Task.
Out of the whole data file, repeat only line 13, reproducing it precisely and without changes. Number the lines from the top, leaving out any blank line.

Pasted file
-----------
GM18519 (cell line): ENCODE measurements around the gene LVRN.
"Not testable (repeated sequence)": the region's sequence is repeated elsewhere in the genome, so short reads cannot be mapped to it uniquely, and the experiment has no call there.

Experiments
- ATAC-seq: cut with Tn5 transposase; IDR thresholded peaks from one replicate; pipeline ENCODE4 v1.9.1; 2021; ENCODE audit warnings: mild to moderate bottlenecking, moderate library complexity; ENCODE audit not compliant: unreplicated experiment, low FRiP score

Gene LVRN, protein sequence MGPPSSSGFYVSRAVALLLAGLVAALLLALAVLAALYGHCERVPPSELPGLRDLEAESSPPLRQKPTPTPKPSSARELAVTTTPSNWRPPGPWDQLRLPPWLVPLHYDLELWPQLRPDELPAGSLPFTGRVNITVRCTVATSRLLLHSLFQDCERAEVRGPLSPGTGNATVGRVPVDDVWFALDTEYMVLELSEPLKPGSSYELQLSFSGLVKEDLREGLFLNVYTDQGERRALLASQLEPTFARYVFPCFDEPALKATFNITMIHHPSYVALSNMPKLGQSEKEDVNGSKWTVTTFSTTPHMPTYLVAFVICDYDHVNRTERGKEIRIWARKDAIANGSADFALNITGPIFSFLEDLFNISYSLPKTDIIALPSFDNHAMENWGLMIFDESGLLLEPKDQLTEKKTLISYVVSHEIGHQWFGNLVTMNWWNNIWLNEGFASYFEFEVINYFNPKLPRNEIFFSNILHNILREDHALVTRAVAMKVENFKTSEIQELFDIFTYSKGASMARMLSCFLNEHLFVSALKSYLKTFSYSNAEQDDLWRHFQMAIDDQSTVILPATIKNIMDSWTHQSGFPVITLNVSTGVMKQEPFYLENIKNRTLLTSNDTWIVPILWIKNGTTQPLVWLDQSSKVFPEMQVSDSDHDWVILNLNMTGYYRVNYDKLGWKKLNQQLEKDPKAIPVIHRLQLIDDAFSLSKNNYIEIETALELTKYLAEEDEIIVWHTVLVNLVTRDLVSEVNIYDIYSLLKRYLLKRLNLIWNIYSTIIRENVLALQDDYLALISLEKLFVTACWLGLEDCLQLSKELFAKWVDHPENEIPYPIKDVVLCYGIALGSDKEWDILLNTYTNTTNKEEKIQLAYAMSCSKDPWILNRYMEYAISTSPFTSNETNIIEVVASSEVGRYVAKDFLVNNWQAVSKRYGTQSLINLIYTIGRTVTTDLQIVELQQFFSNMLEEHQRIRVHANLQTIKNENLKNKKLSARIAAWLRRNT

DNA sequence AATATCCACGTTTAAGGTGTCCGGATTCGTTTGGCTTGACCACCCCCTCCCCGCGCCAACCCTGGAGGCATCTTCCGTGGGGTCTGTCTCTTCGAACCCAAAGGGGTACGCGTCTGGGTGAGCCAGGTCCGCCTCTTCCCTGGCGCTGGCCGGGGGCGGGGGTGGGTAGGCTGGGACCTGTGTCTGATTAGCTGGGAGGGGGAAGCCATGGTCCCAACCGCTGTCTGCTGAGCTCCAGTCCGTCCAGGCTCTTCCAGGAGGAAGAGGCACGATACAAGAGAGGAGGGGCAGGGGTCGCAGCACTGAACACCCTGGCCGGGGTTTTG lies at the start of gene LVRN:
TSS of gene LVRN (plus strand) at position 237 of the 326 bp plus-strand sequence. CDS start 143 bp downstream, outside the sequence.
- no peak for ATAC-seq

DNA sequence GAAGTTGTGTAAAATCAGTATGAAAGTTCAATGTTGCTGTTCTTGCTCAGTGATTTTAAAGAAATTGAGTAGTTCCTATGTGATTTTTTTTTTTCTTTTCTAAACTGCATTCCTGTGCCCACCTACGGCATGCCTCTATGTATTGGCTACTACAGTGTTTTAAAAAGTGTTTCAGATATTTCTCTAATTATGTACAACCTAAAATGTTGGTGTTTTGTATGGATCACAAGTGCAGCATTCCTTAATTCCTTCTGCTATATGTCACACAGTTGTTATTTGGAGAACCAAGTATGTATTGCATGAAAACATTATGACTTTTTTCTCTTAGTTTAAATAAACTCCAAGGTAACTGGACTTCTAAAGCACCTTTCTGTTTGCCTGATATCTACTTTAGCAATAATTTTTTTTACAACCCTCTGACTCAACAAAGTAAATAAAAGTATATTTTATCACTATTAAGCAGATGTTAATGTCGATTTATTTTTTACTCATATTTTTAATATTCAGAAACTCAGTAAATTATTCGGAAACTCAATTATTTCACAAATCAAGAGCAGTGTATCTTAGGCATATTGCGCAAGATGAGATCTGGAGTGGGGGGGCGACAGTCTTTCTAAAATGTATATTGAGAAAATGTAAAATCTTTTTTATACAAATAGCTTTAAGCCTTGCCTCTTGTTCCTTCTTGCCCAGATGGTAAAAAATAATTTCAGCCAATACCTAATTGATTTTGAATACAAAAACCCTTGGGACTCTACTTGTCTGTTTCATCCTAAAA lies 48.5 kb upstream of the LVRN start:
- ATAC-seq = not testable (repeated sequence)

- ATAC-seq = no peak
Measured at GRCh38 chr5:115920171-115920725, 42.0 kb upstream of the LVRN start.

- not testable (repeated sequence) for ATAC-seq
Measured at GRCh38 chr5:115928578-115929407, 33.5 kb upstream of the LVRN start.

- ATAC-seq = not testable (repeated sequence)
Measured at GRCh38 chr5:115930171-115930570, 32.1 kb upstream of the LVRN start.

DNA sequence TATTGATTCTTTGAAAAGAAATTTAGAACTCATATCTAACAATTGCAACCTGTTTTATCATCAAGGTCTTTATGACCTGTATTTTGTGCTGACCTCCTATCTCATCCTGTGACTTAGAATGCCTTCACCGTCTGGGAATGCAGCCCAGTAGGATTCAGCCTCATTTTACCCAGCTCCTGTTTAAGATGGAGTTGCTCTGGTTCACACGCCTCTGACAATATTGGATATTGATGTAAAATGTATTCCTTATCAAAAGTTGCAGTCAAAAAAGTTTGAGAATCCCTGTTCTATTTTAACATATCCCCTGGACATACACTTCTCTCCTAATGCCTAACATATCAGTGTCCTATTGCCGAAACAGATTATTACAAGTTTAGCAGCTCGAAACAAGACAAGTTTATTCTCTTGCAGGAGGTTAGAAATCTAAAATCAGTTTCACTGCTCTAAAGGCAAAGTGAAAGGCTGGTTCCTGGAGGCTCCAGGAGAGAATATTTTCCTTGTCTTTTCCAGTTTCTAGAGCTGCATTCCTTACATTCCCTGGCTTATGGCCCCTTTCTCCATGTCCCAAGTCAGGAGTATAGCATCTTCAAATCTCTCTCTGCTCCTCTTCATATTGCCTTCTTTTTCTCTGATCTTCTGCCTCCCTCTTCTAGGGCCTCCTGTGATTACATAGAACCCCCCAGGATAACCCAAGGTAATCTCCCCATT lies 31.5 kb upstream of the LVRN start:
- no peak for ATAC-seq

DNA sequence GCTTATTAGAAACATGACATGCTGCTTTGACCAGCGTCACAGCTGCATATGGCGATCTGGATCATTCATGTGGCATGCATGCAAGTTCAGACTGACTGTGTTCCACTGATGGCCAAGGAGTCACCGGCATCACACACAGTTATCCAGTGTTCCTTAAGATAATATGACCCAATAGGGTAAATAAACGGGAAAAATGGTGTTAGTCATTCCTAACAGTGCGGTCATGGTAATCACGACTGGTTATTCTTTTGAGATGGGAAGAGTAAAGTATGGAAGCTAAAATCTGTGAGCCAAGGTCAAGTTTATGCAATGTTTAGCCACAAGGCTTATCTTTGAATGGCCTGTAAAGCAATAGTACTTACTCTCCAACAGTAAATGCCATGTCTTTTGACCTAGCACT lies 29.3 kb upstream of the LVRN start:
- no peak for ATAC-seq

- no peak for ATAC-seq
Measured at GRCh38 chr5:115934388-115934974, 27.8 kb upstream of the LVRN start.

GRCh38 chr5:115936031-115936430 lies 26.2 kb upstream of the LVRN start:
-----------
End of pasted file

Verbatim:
- not testable (repeated sequence) for ATAC-seq